Collector’s_Name: Julie Jones
Substrate: leaf litter
Habitat: ravine

Species Lists


Proposed Names

23% (3)
Recognized by sight
79% (3)
Used references: DNA match to type location

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dried specimen didn’t survive
By: Julie Jones (foobear)
2019-04-27 13:28:41 ADT (-0300)

I’m sorry to say, herbarium sample is no good


I will try again this year at the same spot I found these

UDB000901 is the key!
By: Danny Miller (alpental)
2019-04-09 13:33:14 ADT (-0300)

OK, bear with me here. Bart Buyck uses R. nigricans from the type locality in Sweden, UDB000901, as the most likely example of the true R. nigricans, absent a type. Here’s why. It has 6 secondary characters where its alleles differ. (sequence at the bottom).

UNITE has an overwhelming consensus of what the true R. nigricans from the EU is, including, for example, HM146856. This has only primary characters, so the 6 differences from UDB000901 are not really differences. UDB000901 is an exact match to many specimens in the overwhelming consensus like this one.

Now look at EU specimen EF126733. It has the 6 differences that don’t count, plus an INDEL, a deleted A, early in the sequence, which may not even matter since it’s so early in the sequence. EF126733 is clearly also the true R. nigricans.

Now let’s do what you did, blast this sequence against EF126733. It has 4 real actual differences, plus one INDEL. As you say, looks like our PNW R. nigricans is a different species.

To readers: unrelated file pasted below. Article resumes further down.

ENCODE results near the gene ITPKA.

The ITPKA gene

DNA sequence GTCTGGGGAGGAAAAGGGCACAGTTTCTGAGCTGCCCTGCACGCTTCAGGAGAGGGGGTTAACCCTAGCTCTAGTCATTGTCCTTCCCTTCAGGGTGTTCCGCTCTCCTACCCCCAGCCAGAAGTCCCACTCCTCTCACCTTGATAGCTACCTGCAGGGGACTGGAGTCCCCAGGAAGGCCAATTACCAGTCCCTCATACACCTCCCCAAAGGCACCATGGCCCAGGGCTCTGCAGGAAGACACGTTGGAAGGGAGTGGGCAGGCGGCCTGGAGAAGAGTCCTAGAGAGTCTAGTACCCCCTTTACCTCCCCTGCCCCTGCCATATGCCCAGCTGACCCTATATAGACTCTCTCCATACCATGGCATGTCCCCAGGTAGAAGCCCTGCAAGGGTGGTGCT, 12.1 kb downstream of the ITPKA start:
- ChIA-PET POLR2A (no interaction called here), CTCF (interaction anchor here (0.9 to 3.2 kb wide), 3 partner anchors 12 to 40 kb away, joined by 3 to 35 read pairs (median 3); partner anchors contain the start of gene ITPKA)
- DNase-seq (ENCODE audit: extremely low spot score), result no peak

But wait…

Now, finally, blast this PNW sequence against UDB000901. It only differs by 6 secondary characters that don’t count, plus two INDELS, one of which is the same questionable INDEL that EF126733 has. This PNW sequence only differs by one true INDEL from trusted EU R. nigricans EF126733, but if you blast it directly against EF126733, it looks like it has 5 differences.

It’s very interesting, and tells us that differences in DNA may not be differences if one sequence happened to amplify mostly one allele and another sequence happened to amplify mostly the other. You’ll never know until you get lucky and find a sequence that amplifies them both that you can compare them to. When you find something like that, like UDB000901, you use it as your reference sequence. Maybe there is none, but if you look at enough sequences, you can artificially construct a sequence by hand editing it that contains all of the secondary characters spotted in that species to make a good reference sequence.

Maybe if I looked harder I could find an EU specimen with that same INDEL difference and show that the PNW specimen is actually an exact match to EU material, sans secondary characters.

>R. nigricans SWE (type loc) UDB000901 Bart

I notice that all of the best matches are from the PNW
By: Alan Rockefeller (Alan Rockefeller)
2019-04-09 05:58:57 ADT (-0300)

However if you scroll down a bit you can see some matches from Italy and Europe that are 3 bases different. This means that it’s not just dirty sequences, but this sequence does match the US sequences better.

If no morphological differences can be seen between this and the European species, I’d call this R. nigiricans sensu stricto. If morphological differences can be seen, I think a consistent 3 base difference is enough to separate the species.

match to EU R. nigricans
By: Danny Miller (alpental)
2019-04-06 20:32:30 ADT (-0300)

The DNA from the mycoflora project is a near perfect match to Russula nigricans collected from the EU, I have found DNA matches for this species often in the PNW.